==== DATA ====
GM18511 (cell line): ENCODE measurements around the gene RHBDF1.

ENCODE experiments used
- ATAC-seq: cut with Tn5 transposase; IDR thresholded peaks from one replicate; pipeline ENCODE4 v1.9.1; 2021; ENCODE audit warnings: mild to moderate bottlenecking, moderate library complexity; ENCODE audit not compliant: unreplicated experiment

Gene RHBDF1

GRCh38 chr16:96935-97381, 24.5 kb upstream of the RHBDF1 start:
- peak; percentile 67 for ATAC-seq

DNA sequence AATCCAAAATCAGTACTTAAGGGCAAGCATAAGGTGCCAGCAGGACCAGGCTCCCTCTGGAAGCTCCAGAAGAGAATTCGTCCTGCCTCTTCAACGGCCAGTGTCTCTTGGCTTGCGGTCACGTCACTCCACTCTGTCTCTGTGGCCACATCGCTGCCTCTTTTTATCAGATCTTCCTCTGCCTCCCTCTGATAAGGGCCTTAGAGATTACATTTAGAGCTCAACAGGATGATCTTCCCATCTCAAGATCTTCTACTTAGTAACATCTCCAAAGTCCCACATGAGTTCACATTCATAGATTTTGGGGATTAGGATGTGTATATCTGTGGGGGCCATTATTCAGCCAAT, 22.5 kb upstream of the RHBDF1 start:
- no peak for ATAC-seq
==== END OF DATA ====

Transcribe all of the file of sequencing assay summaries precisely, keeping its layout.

GM18511 (cell line): ENCODE measurements around the gene RHBDF1.

ENCODE experiments used
- ATAC-seq: cut with Tn5 transposase; IDR thresholded peaks from one replicate; pipeline ENCODE4 v1.9.1; 2021; ENCODE audit warnings: mild to moderate bottlenecking, moderate library complexity; ENCODE audit not compliant: unreplicated experiment

Gene RHBDF1

GRCh38 chr16:96935-97381, 24.5 kb upstream of the RHBDF1 start:
- peak; percentile 67 for ATAC-seq

DNA sequence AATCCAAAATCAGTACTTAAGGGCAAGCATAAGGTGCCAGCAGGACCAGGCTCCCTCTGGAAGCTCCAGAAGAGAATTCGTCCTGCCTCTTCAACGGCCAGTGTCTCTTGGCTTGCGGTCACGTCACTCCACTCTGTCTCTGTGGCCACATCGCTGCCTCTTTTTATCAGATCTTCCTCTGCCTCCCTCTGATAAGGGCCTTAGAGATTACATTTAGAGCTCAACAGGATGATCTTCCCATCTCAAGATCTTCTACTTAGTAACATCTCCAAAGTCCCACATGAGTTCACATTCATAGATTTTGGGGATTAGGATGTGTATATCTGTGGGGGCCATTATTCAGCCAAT, 22.5 kb upstream of the RHBDF1 start:
- no peak for ATAC-seq